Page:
On 3 September, 1939 Britain and France declared war on Germany marking the beginning of World War II.
In response to the break out of war and to reaffirm Ireland's position as a neutral state, Taoiseach Éamon de Valera made a radio broadcast to the people of Ireland. On 19 February 1939, de Valera had announced that the Irish Free State would be neutral if war broke out.
With our history, with our experience of the last war and with a part of our country still unjustly severed from us, we felt that no other decision and no other policy was possible.
In reaction the outbreak of war the government passed the Emergency Powers Bill, which gave the government new powers to retain Ireland's neutrality.
Radio Éireann reported that war had broken out at 2.00pm on 3 September. Éamon de Valera's address followed at 7.00pm.
The Emergency was a challenging time for Radio Éireann. Censorship was rigorously enforced over all the Irish media between 1939 and 1945 under the Emergency Powers Act. As a state run service and accessible overseas, Radio Éireann broadcasts received particularly close attention. All news bulletins were read over the phone to Head of the Government Information Bureau prior to broadcast.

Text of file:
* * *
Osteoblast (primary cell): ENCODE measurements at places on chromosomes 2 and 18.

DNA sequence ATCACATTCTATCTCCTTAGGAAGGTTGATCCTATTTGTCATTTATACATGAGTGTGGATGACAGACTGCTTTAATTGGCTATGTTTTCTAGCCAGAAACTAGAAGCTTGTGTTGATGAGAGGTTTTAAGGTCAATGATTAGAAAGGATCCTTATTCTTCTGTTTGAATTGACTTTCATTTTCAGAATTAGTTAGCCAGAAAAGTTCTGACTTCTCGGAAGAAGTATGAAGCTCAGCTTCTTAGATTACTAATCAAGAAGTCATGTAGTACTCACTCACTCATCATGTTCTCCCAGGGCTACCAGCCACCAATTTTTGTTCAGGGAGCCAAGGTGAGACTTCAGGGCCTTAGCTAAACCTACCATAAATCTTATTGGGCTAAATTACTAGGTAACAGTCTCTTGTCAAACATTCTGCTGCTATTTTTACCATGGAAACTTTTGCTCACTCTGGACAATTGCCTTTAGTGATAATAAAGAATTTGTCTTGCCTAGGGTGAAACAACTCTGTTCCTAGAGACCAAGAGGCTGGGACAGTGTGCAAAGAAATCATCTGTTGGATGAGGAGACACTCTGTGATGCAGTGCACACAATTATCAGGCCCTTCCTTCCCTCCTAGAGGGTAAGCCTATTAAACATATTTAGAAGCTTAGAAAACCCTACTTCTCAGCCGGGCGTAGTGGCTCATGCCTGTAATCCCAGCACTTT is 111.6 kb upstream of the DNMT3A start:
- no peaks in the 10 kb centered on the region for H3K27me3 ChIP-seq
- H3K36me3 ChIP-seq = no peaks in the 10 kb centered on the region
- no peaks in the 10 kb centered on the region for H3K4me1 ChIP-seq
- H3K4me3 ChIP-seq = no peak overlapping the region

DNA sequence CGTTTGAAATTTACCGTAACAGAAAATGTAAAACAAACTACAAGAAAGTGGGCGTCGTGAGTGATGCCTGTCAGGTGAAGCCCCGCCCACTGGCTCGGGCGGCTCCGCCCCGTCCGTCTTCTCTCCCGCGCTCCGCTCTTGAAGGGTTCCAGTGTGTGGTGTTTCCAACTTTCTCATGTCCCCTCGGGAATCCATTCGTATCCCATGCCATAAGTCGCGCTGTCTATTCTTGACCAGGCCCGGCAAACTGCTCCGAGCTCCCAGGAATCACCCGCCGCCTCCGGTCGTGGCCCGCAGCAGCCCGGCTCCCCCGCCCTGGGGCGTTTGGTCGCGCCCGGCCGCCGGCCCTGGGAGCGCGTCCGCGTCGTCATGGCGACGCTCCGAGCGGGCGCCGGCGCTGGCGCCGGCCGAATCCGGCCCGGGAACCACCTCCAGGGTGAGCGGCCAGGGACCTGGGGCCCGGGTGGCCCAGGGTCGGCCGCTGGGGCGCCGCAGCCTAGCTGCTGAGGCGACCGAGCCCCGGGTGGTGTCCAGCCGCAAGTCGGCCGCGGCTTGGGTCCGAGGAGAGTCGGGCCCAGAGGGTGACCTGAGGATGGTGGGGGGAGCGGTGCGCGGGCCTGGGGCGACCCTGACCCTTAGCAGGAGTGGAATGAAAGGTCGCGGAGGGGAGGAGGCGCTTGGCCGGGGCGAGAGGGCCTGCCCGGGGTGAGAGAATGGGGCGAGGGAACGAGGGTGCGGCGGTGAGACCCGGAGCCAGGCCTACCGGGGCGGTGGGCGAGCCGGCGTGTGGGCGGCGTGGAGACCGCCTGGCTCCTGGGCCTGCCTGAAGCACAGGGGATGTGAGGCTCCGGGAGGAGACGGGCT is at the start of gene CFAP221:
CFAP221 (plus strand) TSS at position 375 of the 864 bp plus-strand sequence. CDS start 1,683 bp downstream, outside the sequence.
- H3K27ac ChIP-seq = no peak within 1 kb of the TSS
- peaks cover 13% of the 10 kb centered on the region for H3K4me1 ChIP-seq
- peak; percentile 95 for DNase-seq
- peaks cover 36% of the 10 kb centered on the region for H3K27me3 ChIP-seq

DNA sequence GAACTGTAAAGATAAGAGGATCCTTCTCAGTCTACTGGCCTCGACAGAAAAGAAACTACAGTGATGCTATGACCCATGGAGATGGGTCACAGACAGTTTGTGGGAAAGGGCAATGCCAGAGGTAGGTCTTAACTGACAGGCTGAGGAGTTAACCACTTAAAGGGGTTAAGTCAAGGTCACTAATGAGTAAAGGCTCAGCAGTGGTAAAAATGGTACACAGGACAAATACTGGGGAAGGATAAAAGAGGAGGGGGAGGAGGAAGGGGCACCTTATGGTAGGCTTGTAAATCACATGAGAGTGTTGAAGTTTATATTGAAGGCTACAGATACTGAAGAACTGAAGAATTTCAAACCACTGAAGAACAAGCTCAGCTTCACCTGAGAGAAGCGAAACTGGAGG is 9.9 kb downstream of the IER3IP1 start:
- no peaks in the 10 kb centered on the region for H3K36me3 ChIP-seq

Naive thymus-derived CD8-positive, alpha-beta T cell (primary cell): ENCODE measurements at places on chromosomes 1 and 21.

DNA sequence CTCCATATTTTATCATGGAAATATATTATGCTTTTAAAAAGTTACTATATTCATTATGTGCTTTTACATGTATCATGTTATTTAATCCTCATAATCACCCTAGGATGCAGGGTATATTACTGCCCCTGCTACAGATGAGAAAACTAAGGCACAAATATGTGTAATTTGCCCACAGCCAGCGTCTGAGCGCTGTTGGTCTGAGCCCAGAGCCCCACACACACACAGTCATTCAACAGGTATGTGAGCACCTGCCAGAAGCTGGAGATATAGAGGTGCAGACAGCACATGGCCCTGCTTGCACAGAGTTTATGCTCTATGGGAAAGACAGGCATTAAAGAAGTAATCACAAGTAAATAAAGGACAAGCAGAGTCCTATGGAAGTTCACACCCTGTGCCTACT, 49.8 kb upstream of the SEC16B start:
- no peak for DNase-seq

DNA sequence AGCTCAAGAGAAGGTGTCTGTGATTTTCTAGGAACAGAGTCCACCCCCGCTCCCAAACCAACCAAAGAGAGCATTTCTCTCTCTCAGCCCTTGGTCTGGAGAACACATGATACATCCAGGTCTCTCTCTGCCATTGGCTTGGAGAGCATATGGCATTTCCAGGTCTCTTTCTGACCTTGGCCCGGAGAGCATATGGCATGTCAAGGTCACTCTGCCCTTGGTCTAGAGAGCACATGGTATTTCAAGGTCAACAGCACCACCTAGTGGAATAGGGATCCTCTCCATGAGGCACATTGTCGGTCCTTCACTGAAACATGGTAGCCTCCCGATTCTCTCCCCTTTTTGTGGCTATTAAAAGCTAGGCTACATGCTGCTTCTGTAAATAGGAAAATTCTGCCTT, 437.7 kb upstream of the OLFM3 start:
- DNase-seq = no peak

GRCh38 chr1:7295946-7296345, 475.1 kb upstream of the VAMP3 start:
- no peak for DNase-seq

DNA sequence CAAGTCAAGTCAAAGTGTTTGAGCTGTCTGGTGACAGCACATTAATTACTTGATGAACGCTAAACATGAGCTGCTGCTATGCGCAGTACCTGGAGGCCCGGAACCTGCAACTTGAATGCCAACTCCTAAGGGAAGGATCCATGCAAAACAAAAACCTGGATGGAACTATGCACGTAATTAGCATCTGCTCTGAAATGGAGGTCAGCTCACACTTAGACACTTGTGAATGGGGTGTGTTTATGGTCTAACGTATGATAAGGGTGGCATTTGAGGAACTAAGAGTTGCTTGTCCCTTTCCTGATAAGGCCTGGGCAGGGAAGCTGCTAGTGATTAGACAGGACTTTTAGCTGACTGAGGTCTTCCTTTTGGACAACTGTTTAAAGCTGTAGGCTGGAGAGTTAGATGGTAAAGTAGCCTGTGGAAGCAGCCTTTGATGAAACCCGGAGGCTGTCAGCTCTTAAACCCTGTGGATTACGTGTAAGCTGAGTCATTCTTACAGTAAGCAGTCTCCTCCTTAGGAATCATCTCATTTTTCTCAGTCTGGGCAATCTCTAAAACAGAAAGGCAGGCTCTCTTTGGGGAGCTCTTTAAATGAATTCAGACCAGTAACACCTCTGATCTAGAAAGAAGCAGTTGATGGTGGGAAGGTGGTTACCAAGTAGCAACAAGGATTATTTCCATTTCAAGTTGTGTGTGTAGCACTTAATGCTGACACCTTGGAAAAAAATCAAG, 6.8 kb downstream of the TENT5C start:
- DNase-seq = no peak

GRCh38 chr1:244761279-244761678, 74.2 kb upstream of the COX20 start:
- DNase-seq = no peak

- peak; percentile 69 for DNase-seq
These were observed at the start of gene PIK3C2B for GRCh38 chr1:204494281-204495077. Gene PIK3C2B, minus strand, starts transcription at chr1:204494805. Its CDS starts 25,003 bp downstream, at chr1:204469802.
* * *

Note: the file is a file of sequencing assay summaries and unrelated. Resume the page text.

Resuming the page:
Neutrality brought other changes. All three Radio Éireann transmitters at Dublin, Cork and Athlone were synchronised onto a single frequency. This measure was intended to prevent the transmitters being used for direction-finding by aircraft.
Furthermore, weather forecasts were prohibited as they were considered strategically important.
Censorship brought in under the Emergency Powers Act was lifted on 11 May 1945.
The image above shows Éamon de Valera in 1932. The photographer was Joseph Cashman.
WW2 Army Recruitment Poster.
An army recruitment poster used during World War II. This still was taken to publicise the RTÉ Radio 1 documentary series 'The Emergency', broadcast in eight parts from 6 September 1978.